Expecting this one to be ultra-heavy, I was a bit reluctant to break the spell of the last wine. The nose totally shocked me – it was like a Dime bar – coffee, chocolate, caramel with a little bit of raisin. The taste was not the assault that I thought it would be despite all the descriptions that now follow. A mouth full of soft black fruits with a hint of tar and lots of milk chocolate and vanilla, blackcurrant sweets and tobacco. Very un-French in style – if this had been in the judgement it would have stood out a mile… but I’m longing to taste it again with a great piece of sirloin.
The Paring Red 2009 (150 aed)
I probably didn’t do this justice by tasting it last. Bright cherry and vanilla on the nose, the blackcurrant and vanilla in the mouth potentially deserve the term ‘fruit bomb’ but acidity saves it from tipping over the edge into ‘Molly Dooker’ land. Will buy some to taste on its own without such stellar companions.
We also tasted Marimar Chardonnay, Don Miguel Vineyard, Russian River Valley 2005 (150 aed) , Stags Leap Wine Cellars, Napa Valley, Sauvignon Blanc 2012 (150 aed) and Hyde de Vilaine Chardonnay 2010 (290 aed). *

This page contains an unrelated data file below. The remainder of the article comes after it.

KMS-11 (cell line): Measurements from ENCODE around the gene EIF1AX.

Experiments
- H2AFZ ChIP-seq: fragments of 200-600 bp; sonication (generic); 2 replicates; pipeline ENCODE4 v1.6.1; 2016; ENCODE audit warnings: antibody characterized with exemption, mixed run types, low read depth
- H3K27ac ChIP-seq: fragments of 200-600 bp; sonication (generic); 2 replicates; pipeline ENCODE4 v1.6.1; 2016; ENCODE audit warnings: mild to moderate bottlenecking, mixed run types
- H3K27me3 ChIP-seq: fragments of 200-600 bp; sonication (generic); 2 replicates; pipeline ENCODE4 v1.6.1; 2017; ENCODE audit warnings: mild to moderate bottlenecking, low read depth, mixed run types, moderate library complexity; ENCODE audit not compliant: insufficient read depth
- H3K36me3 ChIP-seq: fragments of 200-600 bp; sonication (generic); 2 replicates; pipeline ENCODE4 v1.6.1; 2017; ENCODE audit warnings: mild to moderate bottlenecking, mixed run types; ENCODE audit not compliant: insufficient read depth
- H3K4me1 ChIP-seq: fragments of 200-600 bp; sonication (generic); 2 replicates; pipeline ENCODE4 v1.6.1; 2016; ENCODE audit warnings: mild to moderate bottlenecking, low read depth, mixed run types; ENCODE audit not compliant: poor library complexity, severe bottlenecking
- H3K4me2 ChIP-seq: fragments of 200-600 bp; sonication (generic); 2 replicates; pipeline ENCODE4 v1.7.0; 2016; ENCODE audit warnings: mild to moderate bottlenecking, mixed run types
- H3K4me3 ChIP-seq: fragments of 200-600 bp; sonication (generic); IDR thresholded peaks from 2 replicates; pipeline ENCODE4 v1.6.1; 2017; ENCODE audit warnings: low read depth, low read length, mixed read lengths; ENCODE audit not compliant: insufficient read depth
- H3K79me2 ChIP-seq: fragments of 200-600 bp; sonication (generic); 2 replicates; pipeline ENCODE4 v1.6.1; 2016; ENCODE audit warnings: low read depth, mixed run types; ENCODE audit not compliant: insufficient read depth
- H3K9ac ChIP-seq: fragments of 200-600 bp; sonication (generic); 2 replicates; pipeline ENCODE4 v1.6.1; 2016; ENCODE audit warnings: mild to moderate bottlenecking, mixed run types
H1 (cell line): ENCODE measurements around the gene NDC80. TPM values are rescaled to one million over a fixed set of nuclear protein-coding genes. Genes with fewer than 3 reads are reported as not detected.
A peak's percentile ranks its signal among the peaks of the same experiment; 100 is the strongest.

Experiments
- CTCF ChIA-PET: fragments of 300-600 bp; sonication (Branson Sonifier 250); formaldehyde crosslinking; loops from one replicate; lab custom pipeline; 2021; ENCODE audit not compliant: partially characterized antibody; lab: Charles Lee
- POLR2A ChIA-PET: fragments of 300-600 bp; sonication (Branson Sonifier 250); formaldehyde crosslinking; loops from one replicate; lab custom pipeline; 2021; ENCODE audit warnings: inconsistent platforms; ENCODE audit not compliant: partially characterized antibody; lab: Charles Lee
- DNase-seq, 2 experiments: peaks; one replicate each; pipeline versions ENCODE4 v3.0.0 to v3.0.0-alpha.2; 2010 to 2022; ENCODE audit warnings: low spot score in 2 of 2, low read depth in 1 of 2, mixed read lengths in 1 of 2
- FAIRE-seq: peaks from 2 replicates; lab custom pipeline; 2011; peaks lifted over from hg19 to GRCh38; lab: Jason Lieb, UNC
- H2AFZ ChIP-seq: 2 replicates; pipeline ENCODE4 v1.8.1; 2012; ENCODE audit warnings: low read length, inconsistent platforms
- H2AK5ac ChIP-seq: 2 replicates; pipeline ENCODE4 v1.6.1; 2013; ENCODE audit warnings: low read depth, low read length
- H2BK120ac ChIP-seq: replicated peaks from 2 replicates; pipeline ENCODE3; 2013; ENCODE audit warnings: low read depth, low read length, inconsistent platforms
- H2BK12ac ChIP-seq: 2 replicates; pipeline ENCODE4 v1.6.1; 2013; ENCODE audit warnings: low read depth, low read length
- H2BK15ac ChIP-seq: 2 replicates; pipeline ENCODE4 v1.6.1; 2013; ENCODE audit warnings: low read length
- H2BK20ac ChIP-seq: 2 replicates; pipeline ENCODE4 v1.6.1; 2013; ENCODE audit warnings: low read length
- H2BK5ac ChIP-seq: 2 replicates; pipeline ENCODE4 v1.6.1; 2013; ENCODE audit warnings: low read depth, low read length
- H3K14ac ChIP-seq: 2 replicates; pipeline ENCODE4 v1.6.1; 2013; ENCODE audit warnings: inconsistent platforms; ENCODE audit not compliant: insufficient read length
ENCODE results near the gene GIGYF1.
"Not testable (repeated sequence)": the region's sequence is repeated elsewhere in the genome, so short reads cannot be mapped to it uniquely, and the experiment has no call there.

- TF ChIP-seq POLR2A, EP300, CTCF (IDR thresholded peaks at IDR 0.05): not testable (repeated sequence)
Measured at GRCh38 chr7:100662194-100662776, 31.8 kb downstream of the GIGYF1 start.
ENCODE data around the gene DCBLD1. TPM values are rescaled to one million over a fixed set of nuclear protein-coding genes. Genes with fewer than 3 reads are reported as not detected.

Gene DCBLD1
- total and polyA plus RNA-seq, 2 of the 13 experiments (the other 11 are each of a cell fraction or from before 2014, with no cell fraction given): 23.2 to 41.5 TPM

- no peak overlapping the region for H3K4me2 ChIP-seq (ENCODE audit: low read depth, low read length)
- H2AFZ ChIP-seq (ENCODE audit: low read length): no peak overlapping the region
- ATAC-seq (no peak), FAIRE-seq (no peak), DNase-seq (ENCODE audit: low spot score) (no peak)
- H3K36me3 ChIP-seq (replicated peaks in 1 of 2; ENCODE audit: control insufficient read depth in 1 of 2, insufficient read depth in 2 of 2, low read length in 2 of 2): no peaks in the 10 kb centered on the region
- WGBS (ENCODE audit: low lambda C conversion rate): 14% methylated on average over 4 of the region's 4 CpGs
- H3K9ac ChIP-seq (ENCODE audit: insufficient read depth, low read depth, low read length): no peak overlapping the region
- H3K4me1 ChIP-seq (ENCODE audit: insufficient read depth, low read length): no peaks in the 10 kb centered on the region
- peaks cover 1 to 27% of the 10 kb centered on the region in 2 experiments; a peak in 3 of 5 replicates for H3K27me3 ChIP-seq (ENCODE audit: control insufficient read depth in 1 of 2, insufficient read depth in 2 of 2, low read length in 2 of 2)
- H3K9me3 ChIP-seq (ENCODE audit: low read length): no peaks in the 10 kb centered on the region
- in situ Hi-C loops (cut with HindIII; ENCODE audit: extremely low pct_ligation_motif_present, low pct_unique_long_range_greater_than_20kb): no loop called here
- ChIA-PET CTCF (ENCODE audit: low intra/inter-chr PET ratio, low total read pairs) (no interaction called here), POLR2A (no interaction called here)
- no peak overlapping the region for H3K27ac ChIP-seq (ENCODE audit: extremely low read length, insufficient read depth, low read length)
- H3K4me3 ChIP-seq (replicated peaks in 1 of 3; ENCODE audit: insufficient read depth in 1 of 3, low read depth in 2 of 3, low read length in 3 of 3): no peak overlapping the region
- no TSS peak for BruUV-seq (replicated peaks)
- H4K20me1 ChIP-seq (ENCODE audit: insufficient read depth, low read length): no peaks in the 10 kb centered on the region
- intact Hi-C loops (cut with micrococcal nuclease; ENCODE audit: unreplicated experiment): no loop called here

Maybe coincidence, but unlike most of the other Le Clos tasting sessions, I didn’t hear one French accent in the room.
So my personal conclusion from this tasting is that, apart from the Dominus, these Californian wines have their own distinct styles, very different from Bordeaux. Forward rounded fruits and masses oak driven aromas and flavours; these are showier and accessible wines but with plenty of complexity to keep them interesting. The Dominus had most affinity with Bordeaux probably due to French owner and acclaimed winemaker Christian Moueix at the helm.
So is it luck that the French still remain the benchmark of fine wine standards in the world – or do they? (In this 2011 article Andrew Jefford deems the Bordelais very lucky.) Would love to hear your thoughts.
*All prices at time of writing for Le Clos at Al Hamra Cellar – most also available at Le Clos in Dubai airport terminal 3 concourse A and B.